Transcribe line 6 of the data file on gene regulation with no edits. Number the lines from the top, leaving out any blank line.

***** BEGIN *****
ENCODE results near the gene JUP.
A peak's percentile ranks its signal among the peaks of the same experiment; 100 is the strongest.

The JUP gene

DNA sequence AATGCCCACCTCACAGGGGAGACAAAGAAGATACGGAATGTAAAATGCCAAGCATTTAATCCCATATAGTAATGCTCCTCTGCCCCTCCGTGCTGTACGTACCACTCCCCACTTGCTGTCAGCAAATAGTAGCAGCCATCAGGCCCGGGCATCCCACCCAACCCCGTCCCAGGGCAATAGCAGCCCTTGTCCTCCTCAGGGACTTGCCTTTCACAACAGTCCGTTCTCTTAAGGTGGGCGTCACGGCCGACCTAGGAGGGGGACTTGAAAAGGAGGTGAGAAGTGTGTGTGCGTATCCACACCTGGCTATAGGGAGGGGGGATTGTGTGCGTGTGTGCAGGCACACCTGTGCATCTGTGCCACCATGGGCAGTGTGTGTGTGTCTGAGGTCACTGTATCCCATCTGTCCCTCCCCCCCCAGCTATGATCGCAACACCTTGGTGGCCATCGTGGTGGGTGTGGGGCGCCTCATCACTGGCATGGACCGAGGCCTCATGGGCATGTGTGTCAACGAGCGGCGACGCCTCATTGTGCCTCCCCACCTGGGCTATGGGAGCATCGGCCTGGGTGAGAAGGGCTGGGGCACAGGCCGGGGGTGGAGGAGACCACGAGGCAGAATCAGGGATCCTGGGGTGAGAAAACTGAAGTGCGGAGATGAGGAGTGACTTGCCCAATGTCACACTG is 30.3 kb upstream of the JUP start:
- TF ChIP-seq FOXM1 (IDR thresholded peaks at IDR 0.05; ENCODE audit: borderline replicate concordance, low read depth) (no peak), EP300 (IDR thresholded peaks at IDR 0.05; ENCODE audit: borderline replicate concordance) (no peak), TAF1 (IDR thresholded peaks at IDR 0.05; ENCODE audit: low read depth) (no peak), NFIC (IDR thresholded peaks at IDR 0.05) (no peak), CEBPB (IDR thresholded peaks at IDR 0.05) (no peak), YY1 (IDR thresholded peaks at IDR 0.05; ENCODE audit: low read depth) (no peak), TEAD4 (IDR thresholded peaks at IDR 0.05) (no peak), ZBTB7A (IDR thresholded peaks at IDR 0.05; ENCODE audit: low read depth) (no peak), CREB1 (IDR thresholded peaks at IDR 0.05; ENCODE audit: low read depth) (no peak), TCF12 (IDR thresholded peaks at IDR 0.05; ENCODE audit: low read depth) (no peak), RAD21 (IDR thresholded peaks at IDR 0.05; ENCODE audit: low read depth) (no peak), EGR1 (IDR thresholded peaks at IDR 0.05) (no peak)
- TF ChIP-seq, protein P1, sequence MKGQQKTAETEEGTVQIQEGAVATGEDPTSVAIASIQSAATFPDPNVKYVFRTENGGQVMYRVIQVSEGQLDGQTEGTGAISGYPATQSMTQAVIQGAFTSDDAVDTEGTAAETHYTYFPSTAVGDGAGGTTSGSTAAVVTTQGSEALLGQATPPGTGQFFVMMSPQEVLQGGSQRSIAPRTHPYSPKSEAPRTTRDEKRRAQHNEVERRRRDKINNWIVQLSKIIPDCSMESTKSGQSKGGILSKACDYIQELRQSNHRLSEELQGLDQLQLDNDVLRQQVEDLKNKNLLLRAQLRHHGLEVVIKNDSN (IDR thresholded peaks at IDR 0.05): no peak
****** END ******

- TF ChIP-seq, protein P1, sequence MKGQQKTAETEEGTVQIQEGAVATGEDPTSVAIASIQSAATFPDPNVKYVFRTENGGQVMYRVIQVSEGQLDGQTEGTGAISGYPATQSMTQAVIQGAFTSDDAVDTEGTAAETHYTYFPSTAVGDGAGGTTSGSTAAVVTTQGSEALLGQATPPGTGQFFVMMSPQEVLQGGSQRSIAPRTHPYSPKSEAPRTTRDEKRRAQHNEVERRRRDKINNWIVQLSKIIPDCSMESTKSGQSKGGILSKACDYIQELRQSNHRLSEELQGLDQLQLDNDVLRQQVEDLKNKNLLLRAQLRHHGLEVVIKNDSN (IDR thresholded peaks at IDR 0.05): no peak